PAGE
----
• Click here to read excerpts from the Bob Kerrey-Deb Fischer debate.
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LINCOLN — Republican Deb Fischer wants you to know she's not a “good-ol' boy” politician.
Democrat Bob Kerrey wants you to know he's not a typical “cookie-cutter politician.”
Nebraska's two candidates for U.S. Senate faced off in their final debate of the campaign Monday, sparring over global warming and the feasibility of stripping partisanship from Congress.
Kerrey thinks global warming is man-made; Fischer doesn't.
Fischer says Kerrey's plan to create a nonpartisan Congress is unrealistic; Kerrey argues he can get it done.
It was the third debate between the two Senate candidates, and it came less then six weeks before the Nov. 6 election.
The high-stakes nature of the debate was underscored by the big-names in the NET-TV studio: Nebraska's Republican Gov. Dave Heineman and Democratic U.S. Sen. Ben Nelson.
Fischer and Kerrey not only differed on the issues, but they also offered Nebraskans a clear contrast in styles: Kerrey was red-hot passion, while Fischer never lost her cool.
Kerrey was the debate's clear aggressor, repeatedly hammering Fischer for running a campaign he said was heavy on “slogans” and short on specifics.
Kerrey specifically wanted to know what programs Fischer would cut to keep her promise to balance the budget without raising taxes.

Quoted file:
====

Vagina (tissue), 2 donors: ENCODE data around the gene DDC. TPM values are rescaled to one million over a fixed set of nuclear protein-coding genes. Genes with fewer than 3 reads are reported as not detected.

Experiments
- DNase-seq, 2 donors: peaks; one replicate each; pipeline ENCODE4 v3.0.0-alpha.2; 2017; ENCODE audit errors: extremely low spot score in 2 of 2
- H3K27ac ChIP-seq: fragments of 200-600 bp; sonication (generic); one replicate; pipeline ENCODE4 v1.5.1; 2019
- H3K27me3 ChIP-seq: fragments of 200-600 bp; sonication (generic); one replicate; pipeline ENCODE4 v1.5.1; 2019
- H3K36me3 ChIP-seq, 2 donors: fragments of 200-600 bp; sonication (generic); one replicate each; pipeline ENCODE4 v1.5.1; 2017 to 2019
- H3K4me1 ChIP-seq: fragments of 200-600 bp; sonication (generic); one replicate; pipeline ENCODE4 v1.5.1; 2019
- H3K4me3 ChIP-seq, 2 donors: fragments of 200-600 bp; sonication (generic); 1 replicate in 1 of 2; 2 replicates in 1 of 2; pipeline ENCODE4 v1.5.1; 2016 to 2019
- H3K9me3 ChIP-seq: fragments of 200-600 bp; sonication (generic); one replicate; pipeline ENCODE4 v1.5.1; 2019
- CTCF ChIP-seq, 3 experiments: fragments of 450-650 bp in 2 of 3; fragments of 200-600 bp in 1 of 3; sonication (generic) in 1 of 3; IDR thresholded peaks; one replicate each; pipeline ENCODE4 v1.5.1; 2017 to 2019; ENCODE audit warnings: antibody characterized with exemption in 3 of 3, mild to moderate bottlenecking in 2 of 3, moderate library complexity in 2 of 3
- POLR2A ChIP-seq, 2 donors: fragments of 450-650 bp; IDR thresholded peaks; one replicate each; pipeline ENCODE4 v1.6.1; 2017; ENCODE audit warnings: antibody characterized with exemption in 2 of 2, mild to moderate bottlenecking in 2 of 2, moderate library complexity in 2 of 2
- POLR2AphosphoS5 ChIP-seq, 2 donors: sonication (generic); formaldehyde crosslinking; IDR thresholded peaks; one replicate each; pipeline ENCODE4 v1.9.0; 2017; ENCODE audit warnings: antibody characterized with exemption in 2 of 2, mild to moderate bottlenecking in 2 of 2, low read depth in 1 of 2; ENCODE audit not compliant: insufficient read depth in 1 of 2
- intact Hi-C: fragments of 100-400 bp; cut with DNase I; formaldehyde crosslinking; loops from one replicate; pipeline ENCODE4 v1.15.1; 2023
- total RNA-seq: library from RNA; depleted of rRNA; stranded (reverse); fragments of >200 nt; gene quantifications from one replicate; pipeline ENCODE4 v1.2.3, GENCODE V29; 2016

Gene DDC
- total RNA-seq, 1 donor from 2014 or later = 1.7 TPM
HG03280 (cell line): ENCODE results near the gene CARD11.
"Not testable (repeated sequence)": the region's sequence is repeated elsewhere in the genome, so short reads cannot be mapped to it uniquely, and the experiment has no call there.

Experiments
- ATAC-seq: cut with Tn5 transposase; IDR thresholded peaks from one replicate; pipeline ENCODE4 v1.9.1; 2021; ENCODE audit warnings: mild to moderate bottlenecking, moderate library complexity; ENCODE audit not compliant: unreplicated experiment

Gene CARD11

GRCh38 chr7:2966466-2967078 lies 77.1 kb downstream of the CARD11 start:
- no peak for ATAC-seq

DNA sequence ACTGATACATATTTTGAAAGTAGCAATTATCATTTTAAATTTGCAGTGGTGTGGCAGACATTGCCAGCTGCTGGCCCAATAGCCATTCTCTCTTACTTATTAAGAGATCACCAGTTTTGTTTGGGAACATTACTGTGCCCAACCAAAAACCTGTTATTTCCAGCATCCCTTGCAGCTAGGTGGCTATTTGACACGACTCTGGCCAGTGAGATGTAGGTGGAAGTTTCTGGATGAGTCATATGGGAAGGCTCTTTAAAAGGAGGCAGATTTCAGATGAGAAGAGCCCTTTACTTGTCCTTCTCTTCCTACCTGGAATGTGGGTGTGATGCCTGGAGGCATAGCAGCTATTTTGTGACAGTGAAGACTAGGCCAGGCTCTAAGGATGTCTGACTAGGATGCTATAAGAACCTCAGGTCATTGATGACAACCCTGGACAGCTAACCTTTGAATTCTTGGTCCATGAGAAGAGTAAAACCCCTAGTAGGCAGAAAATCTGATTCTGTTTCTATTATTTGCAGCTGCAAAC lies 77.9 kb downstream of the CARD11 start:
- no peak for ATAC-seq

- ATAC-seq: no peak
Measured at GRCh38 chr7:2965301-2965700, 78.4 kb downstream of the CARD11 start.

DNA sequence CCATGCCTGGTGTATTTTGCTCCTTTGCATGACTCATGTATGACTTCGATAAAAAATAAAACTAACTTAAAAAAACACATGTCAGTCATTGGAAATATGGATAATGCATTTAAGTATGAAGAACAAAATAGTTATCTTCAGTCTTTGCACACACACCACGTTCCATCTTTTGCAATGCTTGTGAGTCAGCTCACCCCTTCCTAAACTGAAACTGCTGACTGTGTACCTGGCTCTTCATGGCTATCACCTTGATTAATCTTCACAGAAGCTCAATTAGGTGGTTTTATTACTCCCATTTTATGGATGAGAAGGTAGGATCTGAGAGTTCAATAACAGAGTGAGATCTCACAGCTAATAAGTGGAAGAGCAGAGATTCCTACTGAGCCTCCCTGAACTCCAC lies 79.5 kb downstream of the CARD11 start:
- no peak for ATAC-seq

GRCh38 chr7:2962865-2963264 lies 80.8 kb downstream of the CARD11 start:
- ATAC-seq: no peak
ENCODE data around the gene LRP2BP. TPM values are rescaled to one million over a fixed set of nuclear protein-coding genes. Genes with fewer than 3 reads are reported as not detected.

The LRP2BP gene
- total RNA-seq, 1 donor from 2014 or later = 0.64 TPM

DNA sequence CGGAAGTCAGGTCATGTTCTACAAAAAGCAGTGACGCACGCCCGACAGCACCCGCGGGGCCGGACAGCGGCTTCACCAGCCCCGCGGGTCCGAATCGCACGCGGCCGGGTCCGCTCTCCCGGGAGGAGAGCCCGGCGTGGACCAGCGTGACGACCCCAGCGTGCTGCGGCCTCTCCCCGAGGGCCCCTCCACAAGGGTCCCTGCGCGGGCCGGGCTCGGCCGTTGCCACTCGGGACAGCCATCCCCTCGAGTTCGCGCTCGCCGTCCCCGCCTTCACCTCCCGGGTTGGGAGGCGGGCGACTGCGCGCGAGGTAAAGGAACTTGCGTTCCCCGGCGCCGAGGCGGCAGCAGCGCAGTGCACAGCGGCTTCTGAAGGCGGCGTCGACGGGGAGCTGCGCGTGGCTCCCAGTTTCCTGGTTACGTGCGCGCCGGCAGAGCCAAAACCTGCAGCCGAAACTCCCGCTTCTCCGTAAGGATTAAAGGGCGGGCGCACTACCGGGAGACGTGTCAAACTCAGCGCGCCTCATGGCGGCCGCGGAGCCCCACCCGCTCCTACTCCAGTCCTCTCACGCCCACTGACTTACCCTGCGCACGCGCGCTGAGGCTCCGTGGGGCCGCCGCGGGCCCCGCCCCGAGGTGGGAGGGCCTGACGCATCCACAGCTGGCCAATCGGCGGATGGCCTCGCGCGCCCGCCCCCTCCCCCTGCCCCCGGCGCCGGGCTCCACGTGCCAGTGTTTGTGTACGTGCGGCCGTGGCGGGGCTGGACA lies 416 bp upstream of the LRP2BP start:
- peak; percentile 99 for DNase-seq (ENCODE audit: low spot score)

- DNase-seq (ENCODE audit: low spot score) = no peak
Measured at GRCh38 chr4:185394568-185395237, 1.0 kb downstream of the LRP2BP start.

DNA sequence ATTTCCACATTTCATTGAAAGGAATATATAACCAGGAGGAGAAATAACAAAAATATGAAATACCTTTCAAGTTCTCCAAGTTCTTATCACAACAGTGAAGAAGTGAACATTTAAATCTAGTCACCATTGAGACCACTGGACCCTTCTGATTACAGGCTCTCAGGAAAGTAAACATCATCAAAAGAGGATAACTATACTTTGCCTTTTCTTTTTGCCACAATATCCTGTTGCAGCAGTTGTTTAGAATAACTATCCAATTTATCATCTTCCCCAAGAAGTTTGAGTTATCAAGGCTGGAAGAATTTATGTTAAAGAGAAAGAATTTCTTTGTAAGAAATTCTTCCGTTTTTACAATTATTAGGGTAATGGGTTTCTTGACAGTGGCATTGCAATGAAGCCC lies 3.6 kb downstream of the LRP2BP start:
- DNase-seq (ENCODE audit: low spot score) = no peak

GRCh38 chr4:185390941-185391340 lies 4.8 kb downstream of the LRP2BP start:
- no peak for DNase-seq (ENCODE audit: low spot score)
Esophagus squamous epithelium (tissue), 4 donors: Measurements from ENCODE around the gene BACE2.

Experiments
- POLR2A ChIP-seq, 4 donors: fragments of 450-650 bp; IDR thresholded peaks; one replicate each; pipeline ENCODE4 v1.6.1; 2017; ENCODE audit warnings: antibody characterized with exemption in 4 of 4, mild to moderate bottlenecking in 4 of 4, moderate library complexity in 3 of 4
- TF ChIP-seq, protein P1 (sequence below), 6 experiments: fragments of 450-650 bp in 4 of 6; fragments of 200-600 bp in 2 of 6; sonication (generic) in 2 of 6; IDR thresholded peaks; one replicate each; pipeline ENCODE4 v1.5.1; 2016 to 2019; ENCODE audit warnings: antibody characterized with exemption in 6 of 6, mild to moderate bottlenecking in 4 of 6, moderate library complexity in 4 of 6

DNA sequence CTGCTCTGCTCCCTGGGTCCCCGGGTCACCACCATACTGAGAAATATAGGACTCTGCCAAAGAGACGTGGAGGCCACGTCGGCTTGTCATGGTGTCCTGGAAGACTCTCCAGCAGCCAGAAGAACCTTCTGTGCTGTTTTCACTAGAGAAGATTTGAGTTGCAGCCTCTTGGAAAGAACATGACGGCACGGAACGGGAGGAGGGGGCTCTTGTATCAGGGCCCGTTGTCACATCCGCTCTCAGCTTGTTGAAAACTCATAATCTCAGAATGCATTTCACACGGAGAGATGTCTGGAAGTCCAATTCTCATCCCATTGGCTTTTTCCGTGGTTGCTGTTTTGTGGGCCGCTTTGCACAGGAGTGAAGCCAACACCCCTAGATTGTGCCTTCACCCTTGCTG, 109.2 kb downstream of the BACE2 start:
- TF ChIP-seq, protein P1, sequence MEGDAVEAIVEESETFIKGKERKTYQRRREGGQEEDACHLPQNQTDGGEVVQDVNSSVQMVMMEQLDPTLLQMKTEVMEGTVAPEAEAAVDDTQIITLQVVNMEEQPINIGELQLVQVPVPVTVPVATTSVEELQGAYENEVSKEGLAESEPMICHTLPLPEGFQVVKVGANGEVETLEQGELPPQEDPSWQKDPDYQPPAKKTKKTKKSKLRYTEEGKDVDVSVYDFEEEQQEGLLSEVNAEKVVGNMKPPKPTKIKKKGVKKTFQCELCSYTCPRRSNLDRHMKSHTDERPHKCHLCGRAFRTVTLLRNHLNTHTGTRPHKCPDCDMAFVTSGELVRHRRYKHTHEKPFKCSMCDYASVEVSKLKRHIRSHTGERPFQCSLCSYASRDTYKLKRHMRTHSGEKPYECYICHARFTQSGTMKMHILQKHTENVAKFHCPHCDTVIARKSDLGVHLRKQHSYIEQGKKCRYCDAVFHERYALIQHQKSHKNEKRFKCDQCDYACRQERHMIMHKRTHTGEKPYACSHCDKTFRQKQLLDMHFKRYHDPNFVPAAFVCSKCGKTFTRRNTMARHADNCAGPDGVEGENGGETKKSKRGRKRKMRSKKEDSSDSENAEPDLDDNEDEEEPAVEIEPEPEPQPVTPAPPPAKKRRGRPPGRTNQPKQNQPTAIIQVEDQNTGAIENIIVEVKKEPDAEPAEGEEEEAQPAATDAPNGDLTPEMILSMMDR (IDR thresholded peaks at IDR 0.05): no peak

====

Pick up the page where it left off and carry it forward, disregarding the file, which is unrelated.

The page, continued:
“When you cut a trillion dollars because you don't want to raise taxes on people who make over a million dollars … it will increase unemployment in Nebraska and make it impossible to keep our commitment to veterans and seniors,” said Kerrey.
Fischer never said exactly what spending she would cut, but she argued that she had cut spending as a state lawmaker, and that she could cut spending in Congress.
She also said a big part of her plan was to create jobs and grow the economy and its tax base by cutting the corporate tax rate and reducing government regulations.
“I believe we can turn this economy around. We can create jobs,” said Fischer. “It's not all about spending.”
The debate comes as a World-Herald Poll conducted late last month showed Fischer as the race's frontrunner, with a lead of about 10 percentage points among registered voters.
For the most part, the debate produced no knock-down punches. And neither candidate appeared to make a huge mistake that would change the dynamics of the race.
One of the biggest disputes of the night involved Kerrey's proposal to push for a change to the U.S. Constitution that would turn Congress into a nonpartisan political body.
Kerrey said he wants to see Congress run more like Nebraska's nonpartisan Legislature, where there are neither Republican nor Democratic caucuses.
Such a proposal would take a constitutional amendment three-fourths of the states would have to be ratify.
Fischer called that a “mighty” task and questioned how Kerrey could get it done.
“I don't see Congress changing that quickly,” said Fischer.
Kerrey responded that he would take his case to the American people.
“Well, look, just because it's difficult doesn't mean we shouldn't do it. I believe I can persuade Americans to do it,” he said.
The two also parted company on global warming.
Kerrey criticized Fischer for saying in an earlier debate that she did not believe man-made pollution was linked to global climate change.
“I don't think you can address any problems unless you begin by saying there is a problem,” said Kerrey.
Fischer countered by criticizing Kerrey's support for a controversial program known as cap-and-trade. She argued it would place a $1,700 tax on every American.
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